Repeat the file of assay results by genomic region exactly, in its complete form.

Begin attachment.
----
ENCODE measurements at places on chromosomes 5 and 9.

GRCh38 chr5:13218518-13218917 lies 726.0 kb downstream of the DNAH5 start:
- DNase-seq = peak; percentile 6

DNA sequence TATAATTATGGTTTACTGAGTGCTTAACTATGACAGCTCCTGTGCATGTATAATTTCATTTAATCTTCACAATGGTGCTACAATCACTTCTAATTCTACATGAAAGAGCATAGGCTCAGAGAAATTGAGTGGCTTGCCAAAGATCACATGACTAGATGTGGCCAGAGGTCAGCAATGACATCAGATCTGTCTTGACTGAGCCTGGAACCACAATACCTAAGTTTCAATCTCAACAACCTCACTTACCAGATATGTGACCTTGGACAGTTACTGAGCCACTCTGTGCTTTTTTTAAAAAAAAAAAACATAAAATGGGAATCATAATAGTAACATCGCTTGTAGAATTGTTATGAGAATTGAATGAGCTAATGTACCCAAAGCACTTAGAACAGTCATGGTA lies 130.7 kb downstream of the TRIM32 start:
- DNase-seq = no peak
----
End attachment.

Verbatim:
ENCODE measurements at places on chromosomes 5 and 9.

GRCh38 chr5:13218518-13218917 lies 726.0 kb downstream of the DNAH5 start:
- DNase-seq = peak; percentile 6

DNA sequence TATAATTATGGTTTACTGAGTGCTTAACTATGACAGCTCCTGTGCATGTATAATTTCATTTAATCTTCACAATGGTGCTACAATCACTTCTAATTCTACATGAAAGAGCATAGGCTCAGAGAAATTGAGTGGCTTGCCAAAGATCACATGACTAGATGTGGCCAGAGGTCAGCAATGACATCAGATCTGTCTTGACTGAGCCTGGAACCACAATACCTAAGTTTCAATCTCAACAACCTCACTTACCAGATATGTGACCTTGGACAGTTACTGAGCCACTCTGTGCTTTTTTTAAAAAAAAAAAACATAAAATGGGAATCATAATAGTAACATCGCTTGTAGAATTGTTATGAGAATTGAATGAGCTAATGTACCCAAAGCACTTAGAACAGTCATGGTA lies 130.7 kb downstream of the TRIM32 start:
- DNase-seq = no peak